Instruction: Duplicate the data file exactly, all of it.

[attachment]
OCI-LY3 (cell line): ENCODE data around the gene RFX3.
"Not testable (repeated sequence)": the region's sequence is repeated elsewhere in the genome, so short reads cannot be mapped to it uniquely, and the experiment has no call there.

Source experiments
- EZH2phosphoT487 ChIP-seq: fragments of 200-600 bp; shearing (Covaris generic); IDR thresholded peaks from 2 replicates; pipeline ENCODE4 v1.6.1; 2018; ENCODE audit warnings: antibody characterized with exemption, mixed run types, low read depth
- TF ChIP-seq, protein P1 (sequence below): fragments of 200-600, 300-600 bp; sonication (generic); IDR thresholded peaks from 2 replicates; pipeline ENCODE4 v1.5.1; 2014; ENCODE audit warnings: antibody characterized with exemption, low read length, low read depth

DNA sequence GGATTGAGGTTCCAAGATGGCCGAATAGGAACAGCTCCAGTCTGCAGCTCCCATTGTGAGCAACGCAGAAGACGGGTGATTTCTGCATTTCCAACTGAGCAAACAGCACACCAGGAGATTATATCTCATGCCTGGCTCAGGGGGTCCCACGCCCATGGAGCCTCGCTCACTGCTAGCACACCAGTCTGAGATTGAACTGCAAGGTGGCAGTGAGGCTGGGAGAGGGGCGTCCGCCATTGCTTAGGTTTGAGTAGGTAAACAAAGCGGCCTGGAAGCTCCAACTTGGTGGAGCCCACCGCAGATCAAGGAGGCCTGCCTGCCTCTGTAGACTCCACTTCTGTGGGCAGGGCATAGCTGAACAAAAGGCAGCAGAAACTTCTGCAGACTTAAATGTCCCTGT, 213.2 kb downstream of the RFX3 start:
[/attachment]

OCI-LY3 (cell line): ENCODE data around the gene RFX3.
"Not testable (repeated sequence)": the region's sequence is repeated elsewhere in the genome, so short reads cannot be mapped to it uniquely, and the experiment has no call there.

Source experiments
- EZH2phosphoT487 ChIP-seq: fragments of 200-600 bp; shearing (Covaris generic); IDR thresholded peaks from 2 replicates; pipeline ENCODE4 v1.6.1; 2018; ENCODE audit warnings: antibody characterized with exemption, mixed run types, low read depth
- TF ChIP-seq, protein P1 (sequence below): fragments of 200-600, 300-600 bp; sonication (generic); IDR thresholded peaks from 2 replicates; pipeline ENCODE4 v1.5.1; 2014; ENCODE audit warnings: antibody characterized with exemption, low read length, low read depth

DNA sequence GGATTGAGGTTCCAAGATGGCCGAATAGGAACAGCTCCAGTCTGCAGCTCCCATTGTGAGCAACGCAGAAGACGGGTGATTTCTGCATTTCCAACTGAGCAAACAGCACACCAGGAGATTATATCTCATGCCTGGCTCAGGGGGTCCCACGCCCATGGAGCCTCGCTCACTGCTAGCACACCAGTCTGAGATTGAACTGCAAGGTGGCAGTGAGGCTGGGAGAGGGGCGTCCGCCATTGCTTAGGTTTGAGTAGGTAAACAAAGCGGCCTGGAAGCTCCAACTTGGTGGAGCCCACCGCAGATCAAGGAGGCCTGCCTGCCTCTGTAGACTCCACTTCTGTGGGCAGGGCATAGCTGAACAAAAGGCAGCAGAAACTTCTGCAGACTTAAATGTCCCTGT, 213.2 kb downstream of the RFX3 start: